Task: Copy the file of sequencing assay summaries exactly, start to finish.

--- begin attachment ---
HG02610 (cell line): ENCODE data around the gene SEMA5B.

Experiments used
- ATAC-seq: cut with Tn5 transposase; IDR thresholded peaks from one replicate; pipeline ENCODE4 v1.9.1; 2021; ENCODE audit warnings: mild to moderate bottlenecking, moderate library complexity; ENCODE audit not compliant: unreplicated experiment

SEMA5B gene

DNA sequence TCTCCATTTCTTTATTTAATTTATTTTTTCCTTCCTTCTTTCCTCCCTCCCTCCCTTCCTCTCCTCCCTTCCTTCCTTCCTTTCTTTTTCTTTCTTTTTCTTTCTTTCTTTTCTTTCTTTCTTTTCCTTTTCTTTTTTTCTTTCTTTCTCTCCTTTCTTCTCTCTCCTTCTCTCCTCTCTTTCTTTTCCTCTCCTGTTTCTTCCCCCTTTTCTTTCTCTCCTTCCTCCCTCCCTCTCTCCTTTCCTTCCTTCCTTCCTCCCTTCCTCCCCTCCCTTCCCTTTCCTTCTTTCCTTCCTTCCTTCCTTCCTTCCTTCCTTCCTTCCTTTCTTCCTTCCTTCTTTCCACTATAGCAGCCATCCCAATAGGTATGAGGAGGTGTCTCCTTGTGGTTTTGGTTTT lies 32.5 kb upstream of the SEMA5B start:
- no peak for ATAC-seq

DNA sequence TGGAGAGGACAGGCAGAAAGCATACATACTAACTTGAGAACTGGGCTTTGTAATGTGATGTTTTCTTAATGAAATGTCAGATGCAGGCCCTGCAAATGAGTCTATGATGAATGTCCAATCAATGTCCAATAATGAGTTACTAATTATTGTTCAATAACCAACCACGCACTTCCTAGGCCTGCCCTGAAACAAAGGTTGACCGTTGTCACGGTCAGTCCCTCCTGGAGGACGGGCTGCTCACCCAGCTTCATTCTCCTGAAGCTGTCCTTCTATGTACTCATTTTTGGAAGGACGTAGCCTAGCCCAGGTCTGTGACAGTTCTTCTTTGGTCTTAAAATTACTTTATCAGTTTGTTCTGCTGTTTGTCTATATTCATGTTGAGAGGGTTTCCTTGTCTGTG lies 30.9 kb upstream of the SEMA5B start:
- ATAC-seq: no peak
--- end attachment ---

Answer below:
HG02610 (cell line): ENCODE data around the gene SEMA5B.

Experiments used
- ATAC-seq: cut with Tn5 transposase; IDR thresholded peaks from one replicate; pipeline ENCODE4 v1.9.1; 2021; ENCODE audit warnings: mild to moderate bottlenecking, moderate library complexity; ENCODE audit not compliant: unreplicated experiment

SEMA5B gene

DNA sequence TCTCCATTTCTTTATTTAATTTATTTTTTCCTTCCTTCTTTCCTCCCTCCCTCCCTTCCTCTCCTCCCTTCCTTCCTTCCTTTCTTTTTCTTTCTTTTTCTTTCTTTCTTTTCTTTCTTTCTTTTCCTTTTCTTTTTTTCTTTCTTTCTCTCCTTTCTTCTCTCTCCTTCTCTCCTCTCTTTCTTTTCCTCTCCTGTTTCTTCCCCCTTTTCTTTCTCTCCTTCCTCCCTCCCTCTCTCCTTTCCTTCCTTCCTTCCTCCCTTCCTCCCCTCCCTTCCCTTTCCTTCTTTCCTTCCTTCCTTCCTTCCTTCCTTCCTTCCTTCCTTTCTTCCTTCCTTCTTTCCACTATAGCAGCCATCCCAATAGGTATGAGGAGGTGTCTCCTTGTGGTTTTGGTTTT lies 32.5 kb upstream of the SEMA5B start:
- no peak for ATAC-seq

DNA sequence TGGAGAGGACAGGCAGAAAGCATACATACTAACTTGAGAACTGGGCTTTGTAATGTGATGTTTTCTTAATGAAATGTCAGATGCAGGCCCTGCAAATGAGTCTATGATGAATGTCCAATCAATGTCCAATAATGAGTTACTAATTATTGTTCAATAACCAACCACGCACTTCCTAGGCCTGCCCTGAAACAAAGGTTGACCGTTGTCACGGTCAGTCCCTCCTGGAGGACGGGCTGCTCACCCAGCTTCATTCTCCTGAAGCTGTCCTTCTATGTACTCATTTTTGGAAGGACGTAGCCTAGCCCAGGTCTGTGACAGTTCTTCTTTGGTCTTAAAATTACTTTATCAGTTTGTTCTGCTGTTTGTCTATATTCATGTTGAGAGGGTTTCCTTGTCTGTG lies 30.9 kb upstream of the SEMA5B start:
- ATAC-seq: no peak